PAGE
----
Underweight trainees: increasing fat vs increasing refined carbs Underweight trainees: increasing fat vs increasing refined carbs

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Thread: Underweight trainees: increasing fat vs increasing refined carbs

  1. #1
    Join Date
    Aug 2016
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    Default Underweight trainees: increasing fat vs increasing refined carbs

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    People who struggle to eat enough calories to facilitate strength gains must adjust their diets by getting more calories from less satiating foods. There are two real options here: fat and refined carbs.

    Starting strength has a reputation for thinking that increasing fat is the way to go.

    Is increasing carbs just as good? If a 6' 160 pound kid doing the program is getting 1g/lb of protein and a respectable amount of fiber, is it appropriate to drink soda or eat candy to hit the calorie minimums?

    Why or why not?

  2. #2
    Join Date
    Aug 2013
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    No one here has advocated for refined carbohydrates other than for pre-,intra-, or post-workout nutrition and even then there are limitations. I have a carbohydrate paper coming out soon but in general I like to hike up the carbohydrates before intentionally increasing fats. Fats are easy to get enough of without even trying so if carbohydrate and protein is met and weight gain is still stubborn then we can start intentionally increasing fat intake to see if it facilitates more gains. Regular soda has empty calories and the carbonation is not well tolerated for most during a workout. It also has a high fructose content from the high fructose corn syrup, which in it of itself is debatable whether this is "bad" or not but it's just not easily accessible because fructose is a slow digesting carbohydrate. Since those carbohydrate sources are 45-50% glucose (depending on whether HFCS is the sweetener vs sucrose) then it can be useful post-workout but I wouldn't go eating it leisurely just to fill macro totals unless you were desperate. Starches and fruits digest a bit slower and contain micronutrients so that would be the better option over m&ms and regular Coke. Then there is also blood glucose swings to consider when consuming a concentrate sweet by itself. In addition to the potential long-term implications of that, it typically has a blood glucose "crash" that follows consumption, which makes for a less productive human being.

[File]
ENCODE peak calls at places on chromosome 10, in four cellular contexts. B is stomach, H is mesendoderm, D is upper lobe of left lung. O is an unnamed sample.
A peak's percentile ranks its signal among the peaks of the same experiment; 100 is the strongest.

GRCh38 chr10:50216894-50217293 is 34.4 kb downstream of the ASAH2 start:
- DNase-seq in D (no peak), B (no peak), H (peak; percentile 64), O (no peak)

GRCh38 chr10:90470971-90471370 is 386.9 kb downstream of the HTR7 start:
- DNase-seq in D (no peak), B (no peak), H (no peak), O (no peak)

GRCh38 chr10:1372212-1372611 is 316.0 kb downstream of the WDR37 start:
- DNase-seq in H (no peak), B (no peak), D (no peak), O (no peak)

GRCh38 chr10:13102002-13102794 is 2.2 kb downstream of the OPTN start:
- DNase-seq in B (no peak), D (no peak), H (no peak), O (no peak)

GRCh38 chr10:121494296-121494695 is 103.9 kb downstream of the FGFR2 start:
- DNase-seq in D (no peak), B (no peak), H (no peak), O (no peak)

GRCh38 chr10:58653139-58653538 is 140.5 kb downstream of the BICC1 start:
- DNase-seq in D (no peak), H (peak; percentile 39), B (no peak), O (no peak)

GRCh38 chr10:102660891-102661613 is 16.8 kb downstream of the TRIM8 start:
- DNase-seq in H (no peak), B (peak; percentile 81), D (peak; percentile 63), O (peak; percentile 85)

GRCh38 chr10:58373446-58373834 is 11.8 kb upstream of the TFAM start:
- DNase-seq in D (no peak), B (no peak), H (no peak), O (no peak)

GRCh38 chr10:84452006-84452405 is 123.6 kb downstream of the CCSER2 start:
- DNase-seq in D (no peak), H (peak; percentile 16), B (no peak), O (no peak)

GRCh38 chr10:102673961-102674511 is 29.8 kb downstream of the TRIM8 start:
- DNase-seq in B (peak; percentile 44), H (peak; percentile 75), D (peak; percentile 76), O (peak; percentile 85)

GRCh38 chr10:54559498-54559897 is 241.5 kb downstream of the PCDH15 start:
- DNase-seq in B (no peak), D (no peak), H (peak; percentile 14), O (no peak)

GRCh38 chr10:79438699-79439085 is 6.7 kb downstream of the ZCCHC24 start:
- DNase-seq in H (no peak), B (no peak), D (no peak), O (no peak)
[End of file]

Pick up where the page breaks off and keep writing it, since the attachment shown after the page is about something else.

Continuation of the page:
3. #3
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    Aug 2016
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    Other than satiety, what exactly makes a carbohydrate that is "slower-digesting" better than one that isn't? Remember, our kid has trouble eating, which is why he needs to gain weight. Feeling fuller could be a drawback rather than an upside to him, at least for this short period of time at the very beginning of his training career.

  4. #4
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    The fiber content, the type of carbohydrate (mono-, di-, oligo-, polysaccharide), and the protein and fat content of the carbohydrate source. For example starch has many glucose chains bound together vs a disaccharide such as sucrose, which is comprised of glucose and fructose. He is going to feel full no matter what and drinking Coke, which contains minimal micronutrients beyond phosphorus, is not a very productive way to get calories if that is all he is drinking. Remember these micronutrients are involved in metabolic reactions, energy production, and muscle contractions. You are free to drink a gallon of Coke a day if you are that adamant about it "working" but you won't get my, or any other competent professional, endorsing such a thing. There are plenty of easy ways to get lots of calories without resorting to a junk food diet that will need to be undone later on.

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